2. I believed that the laws continually referred to “freedman, free negroes, and mulattoes” so that they could be sure that they included everyone that was not white, like the men who wrote the laws. Even mulattoes are half white, yet they still were included in the black codes.
3. These black codes definitely restricted the freedom of African Americans in the 1860’s. All “freedman, Negroes, and mulattoes” were not able to marry or even be involved with a person that was white or else both parties woulf face serious consequences. They’re also not even allowed to bear arms, one of our original basic rights. The laws are only slightly different from the laws governing slaves. If an African American is not able to pay the fine that they owe, they’re forced into practically an “indentured servitude,” forced to work for a white man under extremely slave-like conditions. (6, 8)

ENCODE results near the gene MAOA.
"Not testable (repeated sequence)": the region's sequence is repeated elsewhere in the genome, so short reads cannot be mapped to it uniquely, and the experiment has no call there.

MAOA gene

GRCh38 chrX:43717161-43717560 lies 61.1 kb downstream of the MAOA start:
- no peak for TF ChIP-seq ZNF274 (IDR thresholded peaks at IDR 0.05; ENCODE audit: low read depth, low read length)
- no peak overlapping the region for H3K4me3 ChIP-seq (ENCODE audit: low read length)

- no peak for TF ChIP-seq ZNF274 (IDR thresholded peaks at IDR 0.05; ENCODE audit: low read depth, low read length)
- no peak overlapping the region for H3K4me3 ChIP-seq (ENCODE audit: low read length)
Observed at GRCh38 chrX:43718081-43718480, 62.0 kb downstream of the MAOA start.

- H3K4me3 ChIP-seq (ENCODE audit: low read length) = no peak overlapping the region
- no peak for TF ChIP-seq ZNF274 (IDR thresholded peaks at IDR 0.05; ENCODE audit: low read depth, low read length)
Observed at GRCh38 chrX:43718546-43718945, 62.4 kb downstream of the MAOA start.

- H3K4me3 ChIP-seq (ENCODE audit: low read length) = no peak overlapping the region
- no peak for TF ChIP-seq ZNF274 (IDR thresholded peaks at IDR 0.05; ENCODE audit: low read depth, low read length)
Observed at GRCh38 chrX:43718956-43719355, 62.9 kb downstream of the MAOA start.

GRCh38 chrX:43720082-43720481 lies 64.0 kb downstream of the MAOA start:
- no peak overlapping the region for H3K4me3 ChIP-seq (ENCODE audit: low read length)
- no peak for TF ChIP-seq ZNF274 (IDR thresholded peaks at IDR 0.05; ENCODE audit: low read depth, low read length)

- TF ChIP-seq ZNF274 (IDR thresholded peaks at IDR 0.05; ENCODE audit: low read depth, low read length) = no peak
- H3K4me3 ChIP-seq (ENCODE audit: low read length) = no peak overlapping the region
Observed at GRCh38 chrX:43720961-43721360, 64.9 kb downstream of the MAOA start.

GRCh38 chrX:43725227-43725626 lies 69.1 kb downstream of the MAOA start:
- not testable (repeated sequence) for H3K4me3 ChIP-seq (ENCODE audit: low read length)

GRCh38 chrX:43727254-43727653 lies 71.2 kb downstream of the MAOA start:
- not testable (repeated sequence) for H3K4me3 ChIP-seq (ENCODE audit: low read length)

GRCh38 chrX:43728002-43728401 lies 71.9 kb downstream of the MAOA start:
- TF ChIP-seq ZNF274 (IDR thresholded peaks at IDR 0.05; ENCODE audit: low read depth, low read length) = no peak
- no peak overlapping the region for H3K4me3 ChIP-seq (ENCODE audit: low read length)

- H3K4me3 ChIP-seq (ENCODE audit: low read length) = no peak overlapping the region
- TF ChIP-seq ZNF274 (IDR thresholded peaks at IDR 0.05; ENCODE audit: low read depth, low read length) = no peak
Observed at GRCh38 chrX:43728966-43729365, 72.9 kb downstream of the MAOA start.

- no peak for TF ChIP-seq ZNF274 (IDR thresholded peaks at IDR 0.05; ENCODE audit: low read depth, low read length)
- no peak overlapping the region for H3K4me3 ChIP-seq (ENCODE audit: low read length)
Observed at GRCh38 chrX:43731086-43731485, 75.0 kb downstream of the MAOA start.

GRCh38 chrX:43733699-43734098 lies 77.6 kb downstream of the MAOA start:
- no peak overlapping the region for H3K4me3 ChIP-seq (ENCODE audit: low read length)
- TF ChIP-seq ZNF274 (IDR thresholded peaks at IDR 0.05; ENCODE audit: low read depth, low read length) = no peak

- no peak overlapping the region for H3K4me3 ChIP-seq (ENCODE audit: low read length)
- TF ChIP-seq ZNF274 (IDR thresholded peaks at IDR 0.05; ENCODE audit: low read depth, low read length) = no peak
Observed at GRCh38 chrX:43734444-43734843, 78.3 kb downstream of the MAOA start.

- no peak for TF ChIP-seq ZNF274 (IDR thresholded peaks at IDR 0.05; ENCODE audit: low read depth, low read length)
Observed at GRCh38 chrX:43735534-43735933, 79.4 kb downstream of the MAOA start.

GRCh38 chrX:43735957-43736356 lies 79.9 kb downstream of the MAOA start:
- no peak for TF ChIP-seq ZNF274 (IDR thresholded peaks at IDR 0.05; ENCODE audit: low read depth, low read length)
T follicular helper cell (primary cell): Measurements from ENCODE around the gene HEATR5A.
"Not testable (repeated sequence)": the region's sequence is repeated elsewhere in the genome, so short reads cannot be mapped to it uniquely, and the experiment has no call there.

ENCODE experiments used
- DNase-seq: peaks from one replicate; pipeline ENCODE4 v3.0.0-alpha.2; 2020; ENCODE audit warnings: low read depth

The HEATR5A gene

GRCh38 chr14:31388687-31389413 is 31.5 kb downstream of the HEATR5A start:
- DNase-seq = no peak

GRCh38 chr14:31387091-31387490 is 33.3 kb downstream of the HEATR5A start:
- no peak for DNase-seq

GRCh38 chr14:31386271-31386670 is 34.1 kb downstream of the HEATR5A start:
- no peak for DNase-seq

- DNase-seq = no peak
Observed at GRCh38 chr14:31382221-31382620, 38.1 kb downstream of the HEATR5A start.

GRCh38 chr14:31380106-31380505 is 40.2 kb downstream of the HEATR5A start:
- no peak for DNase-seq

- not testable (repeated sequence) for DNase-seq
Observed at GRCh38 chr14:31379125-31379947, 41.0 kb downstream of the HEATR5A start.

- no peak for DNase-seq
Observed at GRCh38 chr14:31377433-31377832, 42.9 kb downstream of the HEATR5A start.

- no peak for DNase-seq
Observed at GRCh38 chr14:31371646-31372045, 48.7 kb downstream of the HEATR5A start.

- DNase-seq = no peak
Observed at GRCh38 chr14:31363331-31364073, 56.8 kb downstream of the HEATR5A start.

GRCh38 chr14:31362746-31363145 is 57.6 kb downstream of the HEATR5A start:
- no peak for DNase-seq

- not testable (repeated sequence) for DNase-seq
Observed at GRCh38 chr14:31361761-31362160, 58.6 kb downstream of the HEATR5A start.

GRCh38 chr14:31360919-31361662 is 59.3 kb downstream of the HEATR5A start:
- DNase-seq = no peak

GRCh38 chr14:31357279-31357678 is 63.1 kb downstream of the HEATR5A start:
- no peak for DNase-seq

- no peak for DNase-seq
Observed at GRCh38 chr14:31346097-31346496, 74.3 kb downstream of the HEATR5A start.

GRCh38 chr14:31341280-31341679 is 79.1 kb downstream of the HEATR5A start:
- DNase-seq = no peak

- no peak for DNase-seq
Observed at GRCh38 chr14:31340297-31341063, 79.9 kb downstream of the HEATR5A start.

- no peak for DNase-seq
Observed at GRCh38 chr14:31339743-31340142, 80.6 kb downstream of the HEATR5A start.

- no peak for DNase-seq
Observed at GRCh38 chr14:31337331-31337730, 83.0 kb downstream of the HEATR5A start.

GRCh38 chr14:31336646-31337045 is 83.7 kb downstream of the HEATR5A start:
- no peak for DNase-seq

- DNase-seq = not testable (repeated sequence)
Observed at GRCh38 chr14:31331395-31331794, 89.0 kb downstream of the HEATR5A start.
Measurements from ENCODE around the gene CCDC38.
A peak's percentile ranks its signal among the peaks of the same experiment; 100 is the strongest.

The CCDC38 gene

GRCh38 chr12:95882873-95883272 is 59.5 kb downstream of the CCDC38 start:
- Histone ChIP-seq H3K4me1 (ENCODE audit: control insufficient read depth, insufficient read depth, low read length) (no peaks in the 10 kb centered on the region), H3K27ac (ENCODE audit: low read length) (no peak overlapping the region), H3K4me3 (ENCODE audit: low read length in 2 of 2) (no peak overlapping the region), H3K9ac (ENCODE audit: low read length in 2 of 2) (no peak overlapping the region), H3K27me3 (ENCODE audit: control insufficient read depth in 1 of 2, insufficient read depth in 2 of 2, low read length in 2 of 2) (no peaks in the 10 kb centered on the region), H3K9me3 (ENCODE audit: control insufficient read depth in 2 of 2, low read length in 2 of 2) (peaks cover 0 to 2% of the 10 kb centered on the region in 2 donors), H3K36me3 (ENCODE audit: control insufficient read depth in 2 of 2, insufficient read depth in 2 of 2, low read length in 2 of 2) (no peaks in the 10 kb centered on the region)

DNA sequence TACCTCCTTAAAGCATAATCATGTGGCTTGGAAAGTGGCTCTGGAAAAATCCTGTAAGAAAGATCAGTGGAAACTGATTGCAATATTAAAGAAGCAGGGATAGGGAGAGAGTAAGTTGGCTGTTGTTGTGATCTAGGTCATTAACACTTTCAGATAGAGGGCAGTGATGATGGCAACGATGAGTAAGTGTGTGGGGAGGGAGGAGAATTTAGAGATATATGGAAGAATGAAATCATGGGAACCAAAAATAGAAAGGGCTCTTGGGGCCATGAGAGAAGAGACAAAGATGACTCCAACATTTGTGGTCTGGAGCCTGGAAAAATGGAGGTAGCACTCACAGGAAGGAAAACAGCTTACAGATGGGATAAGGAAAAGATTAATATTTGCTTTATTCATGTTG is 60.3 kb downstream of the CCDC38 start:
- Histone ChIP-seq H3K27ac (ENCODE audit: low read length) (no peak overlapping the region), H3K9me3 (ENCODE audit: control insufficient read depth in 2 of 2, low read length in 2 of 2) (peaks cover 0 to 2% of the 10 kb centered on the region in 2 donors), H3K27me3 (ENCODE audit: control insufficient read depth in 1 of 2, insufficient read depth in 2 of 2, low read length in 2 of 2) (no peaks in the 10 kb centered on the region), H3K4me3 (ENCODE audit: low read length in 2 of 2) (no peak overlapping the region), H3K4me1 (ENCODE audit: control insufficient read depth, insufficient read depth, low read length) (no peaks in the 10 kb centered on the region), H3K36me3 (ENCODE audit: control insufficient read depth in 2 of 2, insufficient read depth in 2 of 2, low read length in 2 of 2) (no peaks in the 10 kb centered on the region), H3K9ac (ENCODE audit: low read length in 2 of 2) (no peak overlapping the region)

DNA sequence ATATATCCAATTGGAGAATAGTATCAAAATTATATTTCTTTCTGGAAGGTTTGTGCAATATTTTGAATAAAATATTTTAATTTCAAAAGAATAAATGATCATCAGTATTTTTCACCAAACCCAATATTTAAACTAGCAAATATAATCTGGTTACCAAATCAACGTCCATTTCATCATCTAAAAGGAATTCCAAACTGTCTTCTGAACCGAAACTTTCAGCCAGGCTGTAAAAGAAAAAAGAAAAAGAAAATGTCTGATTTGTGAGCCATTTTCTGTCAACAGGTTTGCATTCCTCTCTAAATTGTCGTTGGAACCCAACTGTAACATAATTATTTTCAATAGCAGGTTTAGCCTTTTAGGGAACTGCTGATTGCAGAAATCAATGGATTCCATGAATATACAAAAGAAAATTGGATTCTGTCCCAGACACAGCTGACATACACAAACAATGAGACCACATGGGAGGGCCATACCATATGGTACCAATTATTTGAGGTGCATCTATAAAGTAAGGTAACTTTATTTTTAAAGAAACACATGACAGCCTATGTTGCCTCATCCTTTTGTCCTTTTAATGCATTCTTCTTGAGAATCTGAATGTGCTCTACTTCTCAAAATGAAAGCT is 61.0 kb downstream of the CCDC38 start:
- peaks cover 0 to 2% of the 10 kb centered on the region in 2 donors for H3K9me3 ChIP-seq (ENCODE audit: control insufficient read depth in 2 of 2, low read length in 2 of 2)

4. Former masters are still slightly able to control their former slaves through the Mississippi Codes. They are able to be sure that African Americans don’t do certain things. Also, the codes also restrict the freedom of some white Mississippians. White Mississippians are not allowed to be involved with any freedman, Negro or mulattoe. They also were not allowed to sell, lend, etc. firearms to African Americans. (6,8)
5. It’s obvious that white Southerners were worried about what the end of slavery meant for them. They were completely, 100% against the end of slavery, and this is some sort of a “last effort” to keep the former slaves below them. The laws wanted postemancipation